Up Up and Away – Erecting the Timber Frame

One of the key decisions we had to take on our build was what method we should use for the construction. There were three major options: traditional brick and block; timber-frame; or SIPS (structural insulated panels). We fairly rapidly dismissed the traditional brick and block method on cost, time and environmental impact. We took some time to decide between Timber Frame and SIPs.

Initially we were attracted to the SIPs approach. As we are trying to build to near Passive House standards there is a clear appeal in using pre-insulated panels that are put together in a factory environment, with the precision fitting on site significantly reducing the risk of air bridges. They are load bearing so obviate the requirement for beams and supports and are thinner than other methods of building so provide up to 10% more space within the house. Also in the right hands they go up very quickly, (once delivered on site the shell can be up in 7 days), and provide walls and roofing in one package.

However a key consideration for us on our site is access! Our property is down a narrow lane and we quickly realised that we would not be able to get regular sized SIPs panels to the site – this would mean using smaller panels which impacted on cost, speed of construction and potentially air tightness.

The lane to the site

Another issue is that SIPS do need to be kept dry and given the incredibly inclement weather we have been experiencing since the build started this would have been a major challenge and concern. This doesn’t mean that they cannot get wet at all, but the relentless, endless rain we have experienced over many weeks would likely have resulted in a delay to the project.

Also with SIPs as they are fully constructed off site all the channels for plumbing, wiring, and windows and doors have to be done at that point, they are therefore a fairly inflexible building system. It is very difficult to make changes to apertures and services once the SIPs have been manufactured.

So we then looked at timber frames – initially factory manufactured that could be produced off site and then delivered and constructed in a few days. Timber frames offer some of the same advantages as SIPs. Provided they come from a sustainable source they are environmentally better than traditional builds. They can be put up relatively quickly compared to traditional builds. If they are properly insulated and sealed they can give the same thermal performance of SIPS. However on the downside factory manufactured timber frames allow for little flexibility once done and again we came up against the site access issue.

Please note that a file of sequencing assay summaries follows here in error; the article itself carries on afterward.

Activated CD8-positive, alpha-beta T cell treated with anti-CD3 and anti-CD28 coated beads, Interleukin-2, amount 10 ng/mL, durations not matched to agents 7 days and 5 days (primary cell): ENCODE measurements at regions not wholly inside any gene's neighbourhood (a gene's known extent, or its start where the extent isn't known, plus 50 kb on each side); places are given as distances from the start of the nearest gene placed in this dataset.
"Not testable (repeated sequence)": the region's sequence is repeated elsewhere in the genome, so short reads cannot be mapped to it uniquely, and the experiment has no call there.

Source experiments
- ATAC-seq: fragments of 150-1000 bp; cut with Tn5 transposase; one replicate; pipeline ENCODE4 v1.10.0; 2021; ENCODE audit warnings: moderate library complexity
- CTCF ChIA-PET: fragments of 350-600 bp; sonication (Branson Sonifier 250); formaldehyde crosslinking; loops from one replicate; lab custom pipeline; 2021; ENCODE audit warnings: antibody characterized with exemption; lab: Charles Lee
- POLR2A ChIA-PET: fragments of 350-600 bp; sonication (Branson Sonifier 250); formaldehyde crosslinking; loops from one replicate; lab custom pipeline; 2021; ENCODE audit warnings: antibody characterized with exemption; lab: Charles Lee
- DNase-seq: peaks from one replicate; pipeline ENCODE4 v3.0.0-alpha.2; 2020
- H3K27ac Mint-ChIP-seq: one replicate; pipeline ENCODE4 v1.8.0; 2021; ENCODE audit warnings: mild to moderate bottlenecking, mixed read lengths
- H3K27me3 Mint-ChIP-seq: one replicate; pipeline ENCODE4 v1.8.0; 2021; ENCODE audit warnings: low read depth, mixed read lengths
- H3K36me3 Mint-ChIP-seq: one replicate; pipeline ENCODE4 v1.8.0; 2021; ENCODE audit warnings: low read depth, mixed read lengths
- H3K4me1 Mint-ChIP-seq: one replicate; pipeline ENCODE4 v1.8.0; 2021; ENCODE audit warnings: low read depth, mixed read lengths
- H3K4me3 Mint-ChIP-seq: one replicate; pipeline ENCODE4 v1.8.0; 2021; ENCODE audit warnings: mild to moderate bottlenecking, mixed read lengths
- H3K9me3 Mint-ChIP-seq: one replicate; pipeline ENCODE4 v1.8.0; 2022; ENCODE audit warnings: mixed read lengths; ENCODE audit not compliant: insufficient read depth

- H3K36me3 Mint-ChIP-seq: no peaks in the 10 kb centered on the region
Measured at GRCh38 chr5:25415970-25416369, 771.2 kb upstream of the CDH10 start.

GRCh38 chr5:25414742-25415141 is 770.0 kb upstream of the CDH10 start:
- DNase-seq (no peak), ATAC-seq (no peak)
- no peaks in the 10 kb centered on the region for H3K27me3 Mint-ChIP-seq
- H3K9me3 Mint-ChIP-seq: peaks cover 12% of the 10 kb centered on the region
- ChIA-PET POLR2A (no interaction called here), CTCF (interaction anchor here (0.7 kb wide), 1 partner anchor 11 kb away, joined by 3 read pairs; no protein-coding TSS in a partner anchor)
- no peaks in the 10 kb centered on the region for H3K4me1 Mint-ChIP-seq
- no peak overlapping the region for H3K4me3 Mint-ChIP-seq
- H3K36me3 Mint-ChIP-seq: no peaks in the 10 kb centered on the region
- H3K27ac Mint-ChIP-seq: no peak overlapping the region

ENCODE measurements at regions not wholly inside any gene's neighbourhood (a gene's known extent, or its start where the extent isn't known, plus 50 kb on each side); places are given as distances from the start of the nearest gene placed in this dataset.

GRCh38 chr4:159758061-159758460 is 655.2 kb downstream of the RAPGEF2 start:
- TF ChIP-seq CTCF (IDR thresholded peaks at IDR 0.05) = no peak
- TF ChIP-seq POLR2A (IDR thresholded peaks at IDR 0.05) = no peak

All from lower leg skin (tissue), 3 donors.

When Phil of HM Construction https://www.hmconstructionuk.co.uk put in his quote for the job he said that he would prefer to build the timber frame on site. He confirmed that his team could do this within the same timeframe that it would take to get factory frame produced and erected on site.

This method is known as “stick built,” as the building goes up literally stick by stick. This had immediate appeal for three reasons. Firstly it dealt with the access issue as it is a lot easier to get the loose timber delivered up the lane rather than large pre-built frames. Secondly it meant just one contractor managing the job from end to end – laying the foundation stones and constructing the frame, so reduced risk of errors, miscommunications and conflicts. And finally it does allow for some flexibility in design as if we found anything that looked completely wrong once erected it would be possible to make changes if absolutely necessary, though this is not desirable as it impacts on costs and timeframes.

Many of the modular timber frame companies are critical of stick built houses particularly concerning quality assurance of the workmanship. Tony our designer was well aware of these issues and before we agreed to let HM Construction use the stick build approach we went to see a building they had constructed using that method. This satisfied us as to the quality and attention to detail of their work. Owing a lot to the fact that they started as a Carpentry business then moved into major construction; so their roots and skills are ideal for stick built construction.

Suffice to say we are delighted with our choice. The frame has gone up incredibly fast – the ground floor was in place in just over a week and we have been informed by Phil that the first floor will be finished before the break for the Christmas Holidays. We literally can see our house rising out of the foundations before our eyes, it is very exciting and impressive.

From this ……
To this in just 3 weeks!

What is equally impressive is the team putting it up. They have worked in all weathers, every day. Neighbours have commented on how diligent they are and cheerful despite the adverse conditions. They really are brilliant.

The team

So as 2019 draws to a close our build is well on its way. The New Year will see new challenges and new decisions as we drill for water, finalise all the minutiae of details that are required for fitting out the house, fit the windows and doors and decide on which Solar PV system to use. But for the next few weeks I will be taking a break as I go to visit dear friends in South Africa. So I would like to take this opportunity to send you all seasons greetings with a message from the TWO TOMs!


  1. Wow Sue – looks amazing! I will send you a private email soon to update you with my new address etc.

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